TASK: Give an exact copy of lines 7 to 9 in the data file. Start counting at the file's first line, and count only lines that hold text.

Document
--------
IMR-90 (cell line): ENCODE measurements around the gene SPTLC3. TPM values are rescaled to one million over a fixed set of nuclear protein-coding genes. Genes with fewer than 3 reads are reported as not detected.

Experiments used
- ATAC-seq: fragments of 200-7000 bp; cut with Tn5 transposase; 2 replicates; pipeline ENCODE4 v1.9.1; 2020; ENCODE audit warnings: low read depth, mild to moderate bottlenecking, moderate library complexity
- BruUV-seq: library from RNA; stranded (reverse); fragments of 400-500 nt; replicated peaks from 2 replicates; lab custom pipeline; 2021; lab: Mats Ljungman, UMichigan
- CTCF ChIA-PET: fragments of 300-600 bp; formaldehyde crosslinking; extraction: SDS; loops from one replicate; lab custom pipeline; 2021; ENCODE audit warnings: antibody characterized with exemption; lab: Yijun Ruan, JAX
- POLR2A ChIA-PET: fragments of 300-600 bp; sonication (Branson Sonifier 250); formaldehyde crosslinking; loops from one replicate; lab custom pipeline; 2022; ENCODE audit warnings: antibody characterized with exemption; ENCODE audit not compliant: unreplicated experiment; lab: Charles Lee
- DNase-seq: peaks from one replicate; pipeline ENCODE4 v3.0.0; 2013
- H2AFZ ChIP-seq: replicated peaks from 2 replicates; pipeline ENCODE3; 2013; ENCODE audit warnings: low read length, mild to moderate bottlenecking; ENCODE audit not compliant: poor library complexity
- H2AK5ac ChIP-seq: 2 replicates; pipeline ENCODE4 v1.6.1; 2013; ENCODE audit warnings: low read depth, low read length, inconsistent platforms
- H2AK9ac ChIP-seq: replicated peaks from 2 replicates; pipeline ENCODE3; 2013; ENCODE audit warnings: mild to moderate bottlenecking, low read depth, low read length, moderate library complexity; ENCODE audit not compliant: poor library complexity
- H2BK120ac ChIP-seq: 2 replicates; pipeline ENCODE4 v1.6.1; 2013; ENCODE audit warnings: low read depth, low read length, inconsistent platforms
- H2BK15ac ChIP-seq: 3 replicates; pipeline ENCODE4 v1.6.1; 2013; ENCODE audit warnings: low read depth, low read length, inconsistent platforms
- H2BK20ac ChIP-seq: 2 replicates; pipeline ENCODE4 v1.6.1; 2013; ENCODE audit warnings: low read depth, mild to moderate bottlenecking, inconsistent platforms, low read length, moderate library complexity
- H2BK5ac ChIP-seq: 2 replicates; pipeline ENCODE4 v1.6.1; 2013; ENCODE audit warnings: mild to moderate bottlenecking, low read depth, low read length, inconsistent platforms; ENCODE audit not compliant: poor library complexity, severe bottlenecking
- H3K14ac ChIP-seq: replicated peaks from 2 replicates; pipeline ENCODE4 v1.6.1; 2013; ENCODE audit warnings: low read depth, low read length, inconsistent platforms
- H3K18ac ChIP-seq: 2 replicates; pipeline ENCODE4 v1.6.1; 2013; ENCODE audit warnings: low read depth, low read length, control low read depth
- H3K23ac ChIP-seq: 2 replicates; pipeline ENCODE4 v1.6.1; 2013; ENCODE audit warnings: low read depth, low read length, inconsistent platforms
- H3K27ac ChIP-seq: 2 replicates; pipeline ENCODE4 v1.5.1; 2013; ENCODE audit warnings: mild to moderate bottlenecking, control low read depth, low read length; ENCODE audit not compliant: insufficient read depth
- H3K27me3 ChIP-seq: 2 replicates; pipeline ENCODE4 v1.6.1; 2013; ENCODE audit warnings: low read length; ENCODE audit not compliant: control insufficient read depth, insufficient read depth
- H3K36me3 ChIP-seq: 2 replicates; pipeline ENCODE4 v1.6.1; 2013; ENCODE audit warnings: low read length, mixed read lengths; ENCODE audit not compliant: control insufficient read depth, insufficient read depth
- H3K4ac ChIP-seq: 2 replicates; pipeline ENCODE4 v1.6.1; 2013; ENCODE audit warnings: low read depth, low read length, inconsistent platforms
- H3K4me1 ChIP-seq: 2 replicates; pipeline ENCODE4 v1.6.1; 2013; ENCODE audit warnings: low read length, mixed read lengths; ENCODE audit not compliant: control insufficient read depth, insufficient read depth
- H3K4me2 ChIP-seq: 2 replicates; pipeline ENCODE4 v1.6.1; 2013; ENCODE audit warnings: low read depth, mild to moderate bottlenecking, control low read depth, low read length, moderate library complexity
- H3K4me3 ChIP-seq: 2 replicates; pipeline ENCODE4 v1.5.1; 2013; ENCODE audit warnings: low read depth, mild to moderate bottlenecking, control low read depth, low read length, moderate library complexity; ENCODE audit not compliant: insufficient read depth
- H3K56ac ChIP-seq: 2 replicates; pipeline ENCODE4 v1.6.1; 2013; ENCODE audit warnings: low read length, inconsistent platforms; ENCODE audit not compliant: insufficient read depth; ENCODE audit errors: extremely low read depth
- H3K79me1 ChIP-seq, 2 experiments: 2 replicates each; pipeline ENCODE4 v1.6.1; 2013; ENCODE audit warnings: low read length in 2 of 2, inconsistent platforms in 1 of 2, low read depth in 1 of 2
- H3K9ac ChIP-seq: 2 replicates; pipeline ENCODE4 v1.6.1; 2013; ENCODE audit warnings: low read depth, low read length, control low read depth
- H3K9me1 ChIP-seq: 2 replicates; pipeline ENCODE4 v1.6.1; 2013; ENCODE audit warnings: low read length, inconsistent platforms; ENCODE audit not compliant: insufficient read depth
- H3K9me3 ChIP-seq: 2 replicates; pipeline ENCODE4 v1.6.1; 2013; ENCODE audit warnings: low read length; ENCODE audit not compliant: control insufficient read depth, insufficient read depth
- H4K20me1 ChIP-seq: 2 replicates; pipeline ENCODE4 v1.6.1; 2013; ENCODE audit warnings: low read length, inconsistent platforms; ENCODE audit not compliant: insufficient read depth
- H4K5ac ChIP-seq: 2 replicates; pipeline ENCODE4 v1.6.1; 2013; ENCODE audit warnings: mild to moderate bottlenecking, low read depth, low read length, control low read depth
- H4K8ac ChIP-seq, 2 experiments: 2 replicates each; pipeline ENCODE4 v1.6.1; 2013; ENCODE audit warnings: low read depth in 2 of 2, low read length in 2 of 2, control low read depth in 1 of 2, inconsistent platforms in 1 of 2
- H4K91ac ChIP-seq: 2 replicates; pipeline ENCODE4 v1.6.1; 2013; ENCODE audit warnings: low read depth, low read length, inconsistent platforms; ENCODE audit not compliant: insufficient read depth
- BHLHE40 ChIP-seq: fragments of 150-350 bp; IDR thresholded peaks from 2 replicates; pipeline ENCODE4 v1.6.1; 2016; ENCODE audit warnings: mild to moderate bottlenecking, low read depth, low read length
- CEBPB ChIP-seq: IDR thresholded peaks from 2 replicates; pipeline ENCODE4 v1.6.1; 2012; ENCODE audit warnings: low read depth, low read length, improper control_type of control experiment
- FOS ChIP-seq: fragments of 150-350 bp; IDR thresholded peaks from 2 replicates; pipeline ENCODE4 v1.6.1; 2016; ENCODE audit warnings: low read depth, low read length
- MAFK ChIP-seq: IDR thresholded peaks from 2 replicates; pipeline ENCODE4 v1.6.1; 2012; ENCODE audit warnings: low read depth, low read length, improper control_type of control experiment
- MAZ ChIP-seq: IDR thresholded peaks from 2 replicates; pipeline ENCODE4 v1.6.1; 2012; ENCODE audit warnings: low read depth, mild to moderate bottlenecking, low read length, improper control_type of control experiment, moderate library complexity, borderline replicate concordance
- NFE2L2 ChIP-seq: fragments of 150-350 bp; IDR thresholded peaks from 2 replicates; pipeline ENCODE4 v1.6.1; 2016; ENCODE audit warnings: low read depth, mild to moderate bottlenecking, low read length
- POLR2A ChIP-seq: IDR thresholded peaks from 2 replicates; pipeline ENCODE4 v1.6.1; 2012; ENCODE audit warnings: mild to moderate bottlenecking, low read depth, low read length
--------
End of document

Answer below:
- DNase-seq: peaks from one replicate; pipeline ENCODE4 v3.0.0; 2013
- H2AFZ ChIP-seq: replicated peaks from 2 replicates; pipeline ENCODE3; 2013; ENCODE audit warnings: low read length, mild to moderate bottlenecking; ENCODE audit not compliant: poor library complexity
- H2AK5ac ChIP-seq: 2 replicates; pipeline ENCODE4 v1.6.1; 2013; ENCODE audit warnings: low read depth, low read length, inconsistent platforms